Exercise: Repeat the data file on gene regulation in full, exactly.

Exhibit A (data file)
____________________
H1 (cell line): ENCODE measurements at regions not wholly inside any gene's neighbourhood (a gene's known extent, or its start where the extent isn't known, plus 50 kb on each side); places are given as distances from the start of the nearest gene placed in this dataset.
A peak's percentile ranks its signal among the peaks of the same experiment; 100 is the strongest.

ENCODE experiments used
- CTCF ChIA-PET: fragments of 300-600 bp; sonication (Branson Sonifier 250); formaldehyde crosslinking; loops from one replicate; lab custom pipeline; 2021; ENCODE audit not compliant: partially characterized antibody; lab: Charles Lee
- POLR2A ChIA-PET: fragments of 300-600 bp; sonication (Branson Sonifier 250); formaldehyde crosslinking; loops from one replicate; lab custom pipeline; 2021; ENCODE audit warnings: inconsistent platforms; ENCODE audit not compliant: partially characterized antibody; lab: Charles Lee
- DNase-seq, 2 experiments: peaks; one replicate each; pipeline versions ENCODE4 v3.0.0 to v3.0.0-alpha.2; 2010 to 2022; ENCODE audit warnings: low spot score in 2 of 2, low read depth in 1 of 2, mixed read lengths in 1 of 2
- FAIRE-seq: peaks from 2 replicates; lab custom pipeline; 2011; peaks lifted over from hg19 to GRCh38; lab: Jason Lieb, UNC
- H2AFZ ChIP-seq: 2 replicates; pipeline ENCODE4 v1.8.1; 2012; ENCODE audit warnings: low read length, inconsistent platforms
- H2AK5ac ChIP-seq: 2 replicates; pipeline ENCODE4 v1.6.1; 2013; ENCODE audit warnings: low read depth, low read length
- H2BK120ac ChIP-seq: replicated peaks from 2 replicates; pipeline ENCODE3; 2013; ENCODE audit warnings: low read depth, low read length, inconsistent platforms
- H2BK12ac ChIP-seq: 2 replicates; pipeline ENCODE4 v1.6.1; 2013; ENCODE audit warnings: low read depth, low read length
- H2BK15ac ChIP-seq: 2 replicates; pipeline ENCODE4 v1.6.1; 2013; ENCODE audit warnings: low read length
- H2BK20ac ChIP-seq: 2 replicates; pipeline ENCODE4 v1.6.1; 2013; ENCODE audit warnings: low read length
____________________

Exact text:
H1 (cell line): ENCODE measurements at regions not wholly inside any gene's neighbourhood (a gene's known extent, or its start where the extent isn't known, plus 50 kb on each side); places are given as distances from the start of the nearest gene placed in this dataset.
A peak's percentile ranks its signal among the peaks of the same experiment; 100 is the strongest.

ENCODE experiments used
- CTCF ChIA-PET: fragments of 300-600 bp; sonication (Branson Sonifier 250); formaldehyde crosslinking; loops from one replicate; lab custom pipeline; 2021; ENCODE audit not compliant: partially characterized antibody; lab: Charles Lee
- POLR2A ChIA-PET: fragments of 300-600 bp; sonication (Branson Sonifier 250); formaldehyde crosslinking; loops from one replicate; lab custom pipeline; 2021; ENCODE audit warnings: inconsistent platforms; ENCODE audit not compliant: partially characterized antibody; lab: Charles Lee
- DNase-seq, 2 experiments: peaks; one replicate each; pipeline versions ENCODE4 v3.0.0 to v3.0.0-alpha.2; 2010 to 2022; ENCODE audit warnings: low spot score in 2 of 2, low read depth in 1 of 2, mixed read lengths in 1 of 2
- FAIRE-seq: peaks from 2 replicates; lab custom pipeline; 2011; peaks lifted over from hg19 to GRCh38; lab: Jason Lieb, UNC
- H2AFZ ChIP-seq: 2 replicates; pipeline ENCODE4 v1.8.1; 2012; ENCODE audit warnings: low read length, inconsistent platforms
- H2AK5ac ChIP-seq: 2 replicates; pipeline ENCODE4 v1.6.1; 2013; ENCODE audit warnings: low read depth, low read length
- H2BK120ac ChIP-seq: replicated peaks from 2 replicates; pipeline ENCODE3; 2013; ENCODE audit warnings: low read depth, low read length, inconsistent platforms
- H2BK12ac ChIP-seq: 2 replicates; pipeline ENCODE4 v1.6.1; 2013; ENCODE audit warnings: low read depth, low read length
- H2BK15ac ChIP-seq: 2 replicates; pipeline ENCODE4 v1.6.1; 2013; ENCODE audit warnings: low read length
- H2BK20ac ChIP-seq: 2 replicates; pipeline ENCODE4 v1.6.1; 2013; ENCODE audit warnings: low read length